Yves here. Readers pooh-poohed another VoxEU post that used patents as a proxy for innovation. However, it may have been a more valid measure in the past than now.
Another issue is that this article is at odds with the thinking of other experts on innovation, who see it as coming not out of individual activity but clusters of people working together, either closely or loosely, modeled on Silicon Valley and the tech activities in the Boston area.
By Ufuk Akcigit, Assistant Professor of Economics, University of Chicago, John Grigsby, PhD Candidate in Economics, University of Chicago, and Tom Nicholas, William J. Abernathy Professor of Business Administration, Harvard Business School. Originally published at VoxEU
The impact of immigration on American economic development has become one of the most controversial issues in recent policy debates. While much of the economics literature shows the positive contribution of high-skilled immigrants to US inventive activity for recent time periods (e.g. Hunt and Gauthier-Loiselle 2010, Kerr and Lincoln 2010), there is little systematic evidence establishing their contribution over the longer run (Abramitsky and Boustan 2016). Our new study attempts to inform this debate by examining the role of immigrant inventors in the process of technological development from an historical perspective (Akcigit et al. 2017a).
The channel through which immigrant inventors can contribute to growth can be understood with reference to at least two literatures. First, endogenous growth theory assumes that innovation and technological progress are main engines of long-run economic growth (e.g. Romer 1990, Aghion and Howitt 1992). Second, a vast literature shows that human capital accumulation is a major determinant of growth (e.g. Lucas 2009, Gennaioli et al. 2012). Since high-skilled immigrant inventors bring advanced, or ‘upper-tail’ human capital (e.g. Mokyr 2002, Squicciarini and Voigtländer, 2015) to the host country, they can have a large impact on technology diffusion and productivity growth.
Historical Context and Descriptive Evidence
Our study is part of a major project linking millions of individuals from Federal Censuses between 1880 and 1940 to millions of inventors from patent records (Akcigit et al. 2017b). Since the Federal Censuses report birthplace, we can distinguish migrant inventors from those who were US born. Furthermore, the 1940 Census asked respondents how much they earned in 1939. This information permits analysis of the relative differences in labour income between immigrant inventors and their domestic-born counterparts.
Our time period includes the age of mass migration between 1850 and 1913, when almost 30 million European immigrants came to America, and years under the national origins quota system, which limited entry by immigrants between the 1920s and the mid-1960s. In our data immigrants accounted for 19.6% of all inventors between 1880 and 1940. Today, that share is about 30%.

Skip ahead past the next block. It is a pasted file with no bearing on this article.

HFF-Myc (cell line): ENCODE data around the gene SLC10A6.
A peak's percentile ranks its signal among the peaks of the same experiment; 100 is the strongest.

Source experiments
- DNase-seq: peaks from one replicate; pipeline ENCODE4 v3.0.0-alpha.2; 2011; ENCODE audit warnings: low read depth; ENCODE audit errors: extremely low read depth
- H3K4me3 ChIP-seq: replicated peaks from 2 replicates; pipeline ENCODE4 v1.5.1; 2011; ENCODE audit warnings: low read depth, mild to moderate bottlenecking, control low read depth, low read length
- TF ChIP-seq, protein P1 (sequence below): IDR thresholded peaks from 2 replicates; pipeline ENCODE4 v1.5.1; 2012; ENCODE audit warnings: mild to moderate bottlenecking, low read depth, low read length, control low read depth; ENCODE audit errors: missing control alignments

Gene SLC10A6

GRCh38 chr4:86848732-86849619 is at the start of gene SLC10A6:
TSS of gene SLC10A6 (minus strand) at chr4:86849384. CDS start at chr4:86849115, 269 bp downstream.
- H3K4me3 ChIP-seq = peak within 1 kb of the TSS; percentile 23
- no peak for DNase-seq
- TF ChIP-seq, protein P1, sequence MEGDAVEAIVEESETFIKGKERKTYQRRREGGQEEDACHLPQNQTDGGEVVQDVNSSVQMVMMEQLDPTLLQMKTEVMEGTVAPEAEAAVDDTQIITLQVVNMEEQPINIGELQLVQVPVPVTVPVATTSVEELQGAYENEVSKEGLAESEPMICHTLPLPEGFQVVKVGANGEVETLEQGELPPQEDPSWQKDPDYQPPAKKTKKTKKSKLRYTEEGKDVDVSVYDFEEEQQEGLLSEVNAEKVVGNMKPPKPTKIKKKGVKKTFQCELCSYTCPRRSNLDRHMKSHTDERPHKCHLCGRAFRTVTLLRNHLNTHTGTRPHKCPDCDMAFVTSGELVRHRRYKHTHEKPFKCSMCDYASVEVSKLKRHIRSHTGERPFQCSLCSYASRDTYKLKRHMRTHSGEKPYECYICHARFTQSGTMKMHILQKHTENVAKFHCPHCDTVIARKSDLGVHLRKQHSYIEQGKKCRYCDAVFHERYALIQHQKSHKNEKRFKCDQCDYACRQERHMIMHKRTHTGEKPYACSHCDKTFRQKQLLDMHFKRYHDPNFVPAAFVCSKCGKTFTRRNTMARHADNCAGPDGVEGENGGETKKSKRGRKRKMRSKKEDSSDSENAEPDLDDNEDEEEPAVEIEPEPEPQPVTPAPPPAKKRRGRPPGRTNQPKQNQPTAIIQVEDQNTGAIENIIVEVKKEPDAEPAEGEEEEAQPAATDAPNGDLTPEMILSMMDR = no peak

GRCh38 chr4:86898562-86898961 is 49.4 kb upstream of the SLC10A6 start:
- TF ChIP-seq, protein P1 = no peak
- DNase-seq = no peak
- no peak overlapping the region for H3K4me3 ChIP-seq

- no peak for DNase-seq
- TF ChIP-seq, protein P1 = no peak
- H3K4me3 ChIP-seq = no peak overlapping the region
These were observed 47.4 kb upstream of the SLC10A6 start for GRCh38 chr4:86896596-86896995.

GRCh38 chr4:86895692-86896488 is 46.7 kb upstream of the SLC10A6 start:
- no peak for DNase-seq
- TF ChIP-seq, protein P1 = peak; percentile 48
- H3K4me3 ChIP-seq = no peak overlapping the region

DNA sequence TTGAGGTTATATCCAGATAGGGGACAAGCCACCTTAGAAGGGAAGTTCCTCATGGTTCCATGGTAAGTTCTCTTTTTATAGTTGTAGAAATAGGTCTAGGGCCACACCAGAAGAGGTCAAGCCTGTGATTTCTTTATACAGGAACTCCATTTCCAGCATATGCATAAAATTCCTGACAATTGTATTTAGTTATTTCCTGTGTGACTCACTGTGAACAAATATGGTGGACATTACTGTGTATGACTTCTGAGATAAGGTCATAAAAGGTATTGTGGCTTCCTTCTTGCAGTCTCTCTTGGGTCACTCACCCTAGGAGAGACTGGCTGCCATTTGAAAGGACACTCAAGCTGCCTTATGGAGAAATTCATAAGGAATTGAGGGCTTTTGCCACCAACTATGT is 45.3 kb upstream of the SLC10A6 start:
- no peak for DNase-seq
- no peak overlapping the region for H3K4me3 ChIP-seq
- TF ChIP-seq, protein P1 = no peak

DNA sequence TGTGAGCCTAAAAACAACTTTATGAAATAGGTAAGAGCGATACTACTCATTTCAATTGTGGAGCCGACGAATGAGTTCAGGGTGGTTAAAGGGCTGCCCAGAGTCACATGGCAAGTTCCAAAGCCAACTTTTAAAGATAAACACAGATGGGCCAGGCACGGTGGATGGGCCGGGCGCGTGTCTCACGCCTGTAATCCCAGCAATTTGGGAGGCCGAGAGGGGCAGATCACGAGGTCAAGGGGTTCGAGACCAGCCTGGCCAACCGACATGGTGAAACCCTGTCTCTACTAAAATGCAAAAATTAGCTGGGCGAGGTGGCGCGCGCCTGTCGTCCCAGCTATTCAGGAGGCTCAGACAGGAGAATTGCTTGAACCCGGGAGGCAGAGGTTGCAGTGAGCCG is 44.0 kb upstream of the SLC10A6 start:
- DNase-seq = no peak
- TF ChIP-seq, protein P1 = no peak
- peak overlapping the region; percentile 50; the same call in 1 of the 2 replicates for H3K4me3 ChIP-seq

Figure 1 shows the share of inventors who were born abroad in each state. During the late nineteenth and early twentieth centuries, economic activity was largely concentrated in parts of the Northeast and the Midwest (Glaeser 2011). Immigrant inventors were heavily concentrated in these places too, perhaps in response to the greater opportunities and rewards available to individuals with inventive capabilities. Indeed, prior work has shown that the movement of inventors across countries is affected by key economic variables that affect financial returns, such as tax policy (Akcigit et al. 2016). Meanwhile, immigrant inventors were far less represented in southern states, where opportunities, or societal openness to disruptive ideas, may have been more limited (e.g. Acemoglu et al. 2014).
Figure 1. The geographic location of immigrant inventors
Notes: Map shows the share of each states inventors who were born abroad in our six decennial census years (1880, 1900-1940). Darker colours indicate a higher immigrant share.
Based on an analysis of US patent technology classes, Figure 2 shows the areas in which immigrant inventors were prevalent. Medical inventions (e.g. surgical sutures) accounted for the largest share of immigrants, but this category produced just 1% of all US patents. However, immigrants were also active in chemicals and electricity – two sectors that had a particularly large effect on US economic growth, accounting for 13.9% and 12.6% of all US patents, respectively. Noticeably, immigrants accounted for at least 16% of patents in every area. This evidence suggests that their impact on inventive activity was widespread.